HOW TO SURVIVE A CREATIVE COLLABORATION

March 25, 2014

Just like making tiny hats for cats, writing a musical may seem like an easy, trivial, silly challenge, but it’s actually a hard and long process that requires various skills that one mostly doesn’t possess on their own. That’s why most of the musical theater work is done in collaboration. A classic collaboration is usually between a words person (book and lyrics) and a composer. Another type of collaboration is when one person writes music and lyrics and the other writes the book. And finally, there’s a collaboration which is comprised of three people, one for each task, but not a lot of people have survived such a process, and those who did are still hospitalized.

 

I would like to unveil the mystery of the first kind of collaboration because just like a snowflakes – there’s plenty of them. A writer-composer relationship, like any other relationship that’s based on egos and laziness, is quite fragile and can be destroyed within one misspoken sentence, especially when one or both sides are over-sensitive.

 

Let’s take a common scenario in a writer-composer collaboration:The composer has been given some lyrics to set and she just finished playing it to the writer. The writer isn’t completely satisfied with the music, but he fears that if he tells that to the composer, the composer will nod understandingly, call the writer “a talentless douche” and smack him to death with a nearby reading lamp. So how do you pull that off?

 

Step 1: Grease the collaborator.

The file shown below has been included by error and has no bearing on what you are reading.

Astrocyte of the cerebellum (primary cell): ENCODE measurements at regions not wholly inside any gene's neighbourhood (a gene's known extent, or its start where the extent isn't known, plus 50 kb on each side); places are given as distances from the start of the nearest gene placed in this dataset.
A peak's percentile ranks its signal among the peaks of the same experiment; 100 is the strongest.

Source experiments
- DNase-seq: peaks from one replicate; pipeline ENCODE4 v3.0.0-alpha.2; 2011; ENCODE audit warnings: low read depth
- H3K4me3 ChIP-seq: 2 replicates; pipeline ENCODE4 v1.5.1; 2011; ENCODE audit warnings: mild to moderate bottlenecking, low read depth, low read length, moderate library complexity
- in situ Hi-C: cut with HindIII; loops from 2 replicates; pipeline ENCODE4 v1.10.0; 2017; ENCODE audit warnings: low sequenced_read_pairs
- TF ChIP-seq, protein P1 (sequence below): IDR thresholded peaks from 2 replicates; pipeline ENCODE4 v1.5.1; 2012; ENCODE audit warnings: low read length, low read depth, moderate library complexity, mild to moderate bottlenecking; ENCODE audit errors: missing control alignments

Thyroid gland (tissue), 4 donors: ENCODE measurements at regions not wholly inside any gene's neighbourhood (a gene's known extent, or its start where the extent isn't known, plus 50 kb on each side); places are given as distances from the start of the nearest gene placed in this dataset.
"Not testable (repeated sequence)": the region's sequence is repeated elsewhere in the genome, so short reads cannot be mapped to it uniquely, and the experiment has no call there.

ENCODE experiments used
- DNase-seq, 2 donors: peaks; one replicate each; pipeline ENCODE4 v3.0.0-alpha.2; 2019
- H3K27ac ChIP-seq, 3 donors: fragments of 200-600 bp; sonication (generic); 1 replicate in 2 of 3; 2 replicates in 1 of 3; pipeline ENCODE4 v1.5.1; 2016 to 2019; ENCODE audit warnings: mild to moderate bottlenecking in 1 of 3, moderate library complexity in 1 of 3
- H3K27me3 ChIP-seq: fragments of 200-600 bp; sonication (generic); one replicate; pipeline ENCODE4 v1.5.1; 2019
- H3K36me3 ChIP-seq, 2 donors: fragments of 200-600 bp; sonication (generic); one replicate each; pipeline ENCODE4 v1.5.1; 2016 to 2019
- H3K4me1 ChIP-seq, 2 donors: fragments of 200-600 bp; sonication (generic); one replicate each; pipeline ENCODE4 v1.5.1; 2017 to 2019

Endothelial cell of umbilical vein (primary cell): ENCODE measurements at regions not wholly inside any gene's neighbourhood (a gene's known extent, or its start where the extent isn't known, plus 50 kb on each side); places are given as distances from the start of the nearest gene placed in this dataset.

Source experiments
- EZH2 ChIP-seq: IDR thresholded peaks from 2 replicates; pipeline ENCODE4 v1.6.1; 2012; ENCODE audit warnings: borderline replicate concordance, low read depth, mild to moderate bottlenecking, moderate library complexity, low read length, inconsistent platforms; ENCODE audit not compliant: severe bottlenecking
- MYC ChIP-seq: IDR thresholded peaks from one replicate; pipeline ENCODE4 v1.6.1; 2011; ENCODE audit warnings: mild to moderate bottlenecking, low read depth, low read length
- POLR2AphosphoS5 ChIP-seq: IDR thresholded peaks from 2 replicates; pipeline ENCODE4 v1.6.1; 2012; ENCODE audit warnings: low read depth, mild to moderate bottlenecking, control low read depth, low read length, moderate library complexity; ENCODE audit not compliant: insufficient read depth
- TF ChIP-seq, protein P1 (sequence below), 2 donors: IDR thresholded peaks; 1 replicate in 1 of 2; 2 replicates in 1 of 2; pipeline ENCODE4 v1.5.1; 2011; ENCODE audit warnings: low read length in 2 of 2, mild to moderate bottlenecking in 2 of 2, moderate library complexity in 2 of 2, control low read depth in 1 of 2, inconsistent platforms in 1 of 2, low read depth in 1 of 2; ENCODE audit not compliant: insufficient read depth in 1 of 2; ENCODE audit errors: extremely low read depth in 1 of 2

**The composer just finished playing the new song to the writer**

 

COMPOSER: I want you to be totally honest with me. What do you think?

 

WRITER: (bursts into a spontaneous standing ovation) Wow. Wow. Wow. You nailed it. I think that’s the best music you ever wrote.

 

COMPOSER: (flattered) If you don’t like something, I can change it.

 

WRITER: What?! No! No, no, no, no, no, no. It’s perfect! You’ll ruin it. I had tears during the second chorus.

 

COMPOSER: (Sunk to his neck in adulation) Really?

 

WRITER: Touch my cheek.

 

COMPOSER: (touches the writer’s cheek) It’s dry.

 

WRITER: Well, it dried up during our talk, but it was wet earlier. Man, the music is so great! When I die, I want to be buried with that music in the background. Promise me you’ll play it in my funeral.

 

COMPOSER: (smothered with admiration and a sense of greatness, about to lose consciousness and can only express herself with random syllables) Guhhhh.. Kahhhh.. Murrrr.

 

Step 2: Sowing the seed of doubt

 

WRITER: But it’s not important what I think. What do I know about music? I’m just a words person who can’t carry a tune. What matters is what you think. Do you like it?

 

COMPOSER: I do.

 

WRITER: Do you? Great. Do you really? Awesome. If you’re happy with it, then I’m happy.

 

COMPOSER: If? You’re not happy?

 

WRITER: I’m happy. Can’t be happier.

 

COMPOSER: Seriously, if you had to change something, what would you change?

 

WRITER: Nothing. I think it’s perfect. For a first draft.

 

COMPOSER: There’s no such a thing as “perfect for a first draft”. If it’s perfect then it’s perfect for all drafts. That what perfect means.

 

WRITER: Right.

 

COMPOSER: So it’s perfect, right?

 

WRITER: (avoids a direct answer by saying random syllables) Grumph

 

COMPOSER: What?

 

WRITER: Flugh. Schnurrr.

 

Step 3: Land the truth gently

 

WRITER: As I said, I wouldn’t change anything, but if you’re forcing me to give you an answer and you don’t accept “nothing” for an answer,

 

COMPOSER: Yes, please.

 

WRITER: With a gun to my head, and only because you are demanding it, I would reconsider the accompaniment of the verse. It might feel slightly too cheerful for a ballad to someone who doesn't know you as well as I do.

 

COMPOSER: (nods understandingly, calls the writer “a talentless douche” and smacks him to death with a nearby reading lamp)

 

WRITER: (slowly dying, blurts out random syllables) Huhhh… Flurb… Khhhhash. (dead)

 

And that's how it's done. You’re welcome!

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April 6, 2014

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